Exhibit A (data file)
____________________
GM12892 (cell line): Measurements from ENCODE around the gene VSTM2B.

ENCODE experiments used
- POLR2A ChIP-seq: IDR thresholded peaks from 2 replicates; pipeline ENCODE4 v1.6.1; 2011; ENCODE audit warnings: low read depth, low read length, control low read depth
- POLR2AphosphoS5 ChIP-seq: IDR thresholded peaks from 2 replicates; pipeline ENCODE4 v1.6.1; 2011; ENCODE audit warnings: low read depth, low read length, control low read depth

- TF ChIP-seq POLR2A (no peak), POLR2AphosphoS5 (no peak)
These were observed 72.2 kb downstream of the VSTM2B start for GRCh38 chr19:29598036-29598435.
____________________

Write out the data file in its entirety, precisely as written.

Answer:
GM12892 (cell line): Measurements from ENCODE around the gene VSTM2B.

ENCODE experiments used
- POLR2A ChIP-seq: IDR thresholded peaks from 2 replicates; pipeline ENCODE4 v1.6.1; 2011; ENCODE audit warnings: low read depth, low read length, control low read depth
- POLR2AphosphoS5 ChIP-seq: IDR thresholded peaks from 2 replicates; pipeline ENCODE4 v1.6.1; 2011; ENCODE audit warnings: low read depth, low read length, control low read depth

- TF ChIP-seq POLR2A (no peak), POLR2AphosphoS5 (no peak)
These were observed 72.2 kb downstream of the VSTM2B start for GRCh38 chr19:29598036-29598435.